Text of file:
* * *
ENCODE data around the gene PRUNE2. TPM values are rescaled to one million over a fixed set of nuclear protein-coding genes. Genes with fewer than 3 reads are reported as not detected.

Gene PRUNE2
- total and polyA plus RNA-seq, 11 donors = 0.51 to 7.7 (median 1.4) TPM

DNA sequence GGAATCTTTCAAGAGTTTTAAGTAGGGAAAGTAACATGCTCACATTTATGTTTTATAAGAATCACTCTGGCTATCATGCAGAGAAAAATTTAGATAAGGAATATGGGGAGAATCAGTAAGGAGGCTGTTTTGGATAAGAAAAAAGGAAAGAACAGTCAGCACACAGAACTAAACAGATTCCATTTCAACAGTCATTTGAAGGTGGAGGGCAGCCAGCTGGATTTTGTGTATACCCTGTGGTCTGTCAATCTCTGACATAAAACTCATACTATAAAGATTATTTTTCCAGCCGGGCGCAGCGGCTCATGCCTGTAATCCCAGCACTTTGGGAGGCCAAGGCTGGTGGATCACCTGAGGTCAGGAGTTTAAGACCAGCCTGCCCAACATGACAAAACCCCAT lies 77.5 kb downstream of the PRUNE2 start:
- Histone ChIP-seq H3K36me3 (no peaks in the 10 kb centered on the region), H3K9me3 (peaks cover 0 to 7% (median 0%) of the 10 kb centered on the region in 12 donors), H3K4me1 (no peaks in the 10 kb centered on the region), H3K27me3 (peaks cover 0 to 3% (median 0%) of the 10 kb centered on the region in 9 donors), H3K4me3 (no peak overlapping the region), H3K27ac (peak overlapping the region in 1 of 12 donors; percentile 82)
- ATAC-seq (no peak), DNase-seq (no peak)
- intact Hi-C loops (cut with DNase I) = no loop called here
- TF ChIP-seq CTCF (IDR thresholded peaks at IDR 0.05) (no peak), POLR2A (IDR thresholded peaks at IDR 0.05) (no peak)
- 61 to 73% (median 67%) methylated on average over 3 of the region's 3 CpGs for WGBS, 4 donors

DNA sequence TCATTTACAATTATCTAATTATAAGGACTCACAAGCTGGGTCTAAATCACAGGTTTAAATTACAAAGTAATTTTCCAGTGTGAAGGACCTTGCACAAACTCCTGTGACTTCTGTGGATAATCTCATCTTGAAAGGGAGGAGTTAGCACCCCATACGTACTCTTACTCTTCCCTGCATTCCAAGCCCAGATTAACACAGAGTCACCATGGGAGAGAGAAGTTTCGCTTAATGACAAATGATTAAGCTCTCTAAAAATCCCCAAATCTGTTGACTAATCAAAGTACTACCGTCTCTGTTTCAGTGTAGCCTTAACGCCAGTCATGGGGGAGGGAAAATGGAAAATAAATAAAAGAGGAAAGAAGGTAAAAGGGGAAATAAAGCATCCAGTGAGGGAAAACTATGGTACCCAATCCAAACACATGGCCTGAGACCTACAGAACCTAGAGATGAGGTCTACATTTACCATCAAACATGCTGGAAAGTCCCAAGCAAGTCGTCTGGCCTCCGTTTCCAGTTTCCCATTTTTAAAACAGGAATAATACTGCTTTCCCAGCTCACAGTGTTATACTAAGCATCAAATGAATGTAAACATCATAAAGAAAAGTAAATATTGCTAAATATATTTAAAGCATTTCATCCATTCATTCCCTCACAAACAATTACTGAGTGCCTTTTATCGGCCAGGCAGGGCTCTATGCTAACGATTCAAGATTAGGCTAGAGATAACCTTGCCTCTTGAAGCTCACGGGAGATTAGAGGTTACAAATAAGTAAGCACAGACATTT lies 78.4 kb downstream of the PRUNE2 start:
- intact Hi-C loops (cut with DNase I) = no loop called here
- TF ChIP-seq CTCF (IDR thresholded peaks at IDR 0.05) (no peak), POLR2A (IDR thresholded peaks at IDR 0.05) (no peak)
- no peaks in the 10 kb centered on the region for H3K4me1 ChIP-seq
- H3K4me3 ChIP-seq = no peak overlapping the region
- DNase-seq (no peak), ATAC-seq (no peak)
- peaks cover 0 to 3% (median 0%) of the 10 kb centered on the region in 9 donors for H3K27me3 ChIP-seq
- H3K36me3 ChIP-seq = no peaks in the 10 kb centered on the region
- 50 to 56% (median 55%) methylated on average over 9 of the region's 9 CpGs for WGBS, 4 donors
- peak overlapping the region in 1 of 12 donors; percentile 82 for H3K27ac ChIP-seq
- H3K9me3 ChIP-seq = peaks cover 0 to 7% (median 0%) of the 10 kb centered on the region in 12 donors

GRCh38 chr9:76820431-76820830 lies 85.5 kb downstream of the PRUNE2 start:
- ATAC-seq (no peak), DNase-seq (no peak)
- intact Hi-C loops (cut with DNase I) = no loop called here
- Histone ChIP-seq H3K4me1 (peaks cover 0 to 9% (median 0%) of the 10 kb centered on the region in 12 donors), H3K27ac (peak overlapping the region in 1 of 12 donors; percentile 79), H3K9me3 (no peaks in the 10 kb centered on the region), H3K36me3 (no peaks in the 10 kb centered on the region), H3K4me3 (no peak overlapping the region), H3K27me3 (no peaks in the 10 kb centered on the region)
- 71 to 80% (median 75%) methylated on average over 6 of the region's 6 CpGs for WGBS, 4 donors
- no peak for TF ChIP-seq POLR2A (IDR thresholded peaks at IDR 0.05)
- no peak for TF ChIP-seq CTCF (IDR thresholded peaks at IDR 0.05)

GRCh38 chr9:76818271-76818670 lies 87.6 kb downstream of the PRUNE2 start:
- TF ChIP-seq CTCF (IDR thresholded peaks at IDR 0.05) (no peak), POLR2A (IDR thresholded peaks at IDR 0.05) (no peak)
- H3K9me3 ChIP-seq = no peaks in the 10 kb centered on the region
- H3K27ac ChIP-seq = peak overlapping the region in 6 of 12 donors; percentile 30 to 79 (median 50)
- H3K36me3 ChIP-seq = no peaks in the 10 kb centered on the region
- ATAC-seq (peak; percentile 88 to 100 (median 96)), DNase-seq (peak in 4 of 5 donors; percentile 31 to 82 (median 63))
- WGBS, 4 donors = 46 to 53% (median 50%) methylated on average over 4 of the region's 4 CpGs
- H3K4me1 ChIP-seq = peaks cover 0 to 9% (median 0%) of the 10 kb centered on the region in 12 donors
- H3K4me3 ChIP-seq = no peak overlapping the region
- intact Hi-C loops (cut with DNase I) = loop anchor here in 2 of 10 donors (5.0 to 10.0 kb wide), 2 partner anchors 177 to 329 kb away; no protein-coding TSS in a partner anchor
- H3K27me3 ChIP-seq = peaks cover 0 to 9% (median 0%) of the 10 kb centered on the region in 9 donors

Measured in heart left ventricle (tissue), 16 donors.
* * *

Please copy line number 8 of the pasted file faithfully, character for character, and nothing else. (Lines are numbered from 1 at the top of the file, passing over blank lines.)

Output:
- TF ChIP-seq CTCF (IDR thresholded peaks at IDR 0.05) (no peak), POLR2A (IDR thresholded peaks at IDR 0.05) (no peak)